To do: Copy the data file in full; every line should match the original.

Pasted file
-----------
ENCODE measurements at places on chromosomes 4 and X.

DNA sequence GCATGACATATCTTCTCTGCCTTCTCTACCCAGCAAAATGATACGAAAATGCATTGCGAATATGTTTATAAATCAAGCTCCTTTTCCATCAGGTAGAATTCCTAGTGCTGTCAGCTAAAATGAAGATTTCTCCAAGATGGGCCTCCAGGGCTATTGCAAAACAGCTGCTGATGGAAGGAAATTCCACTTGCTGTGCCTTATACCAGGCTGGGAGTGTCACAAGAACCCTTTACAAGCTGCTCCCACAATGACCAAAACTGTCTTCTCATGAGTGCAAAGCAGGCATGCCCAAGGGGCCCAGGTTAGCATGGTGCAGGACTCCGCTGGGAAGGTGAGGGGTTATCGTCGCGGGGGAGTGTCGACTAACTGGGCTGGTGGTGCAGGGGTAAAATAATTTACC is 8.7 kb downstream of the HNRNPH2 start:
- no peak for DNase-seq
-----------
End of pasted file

ENCODE measurements at places on chromosomes 4 and X.

DNA sequence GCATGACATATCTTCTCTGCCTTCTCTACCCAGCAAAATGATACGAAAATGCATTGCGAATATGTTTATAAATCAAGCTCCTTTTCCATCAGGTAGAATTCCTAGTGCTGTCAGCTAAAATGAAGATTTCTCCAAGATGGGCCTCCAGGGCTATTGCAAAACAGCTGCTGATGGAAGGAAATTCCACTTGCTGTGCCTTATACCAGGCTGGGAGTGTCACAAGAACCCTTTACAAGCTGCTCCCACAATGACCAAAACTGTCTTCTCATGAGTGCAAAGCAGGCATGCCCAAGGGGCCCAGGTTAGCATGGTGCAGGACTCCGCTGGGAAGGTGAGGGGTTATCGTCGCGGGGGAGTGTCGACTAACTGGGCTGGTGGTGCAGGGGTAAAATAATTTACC is 8.7 kb downstream of the HNRNPH2 start:
- no peak for DNase-seq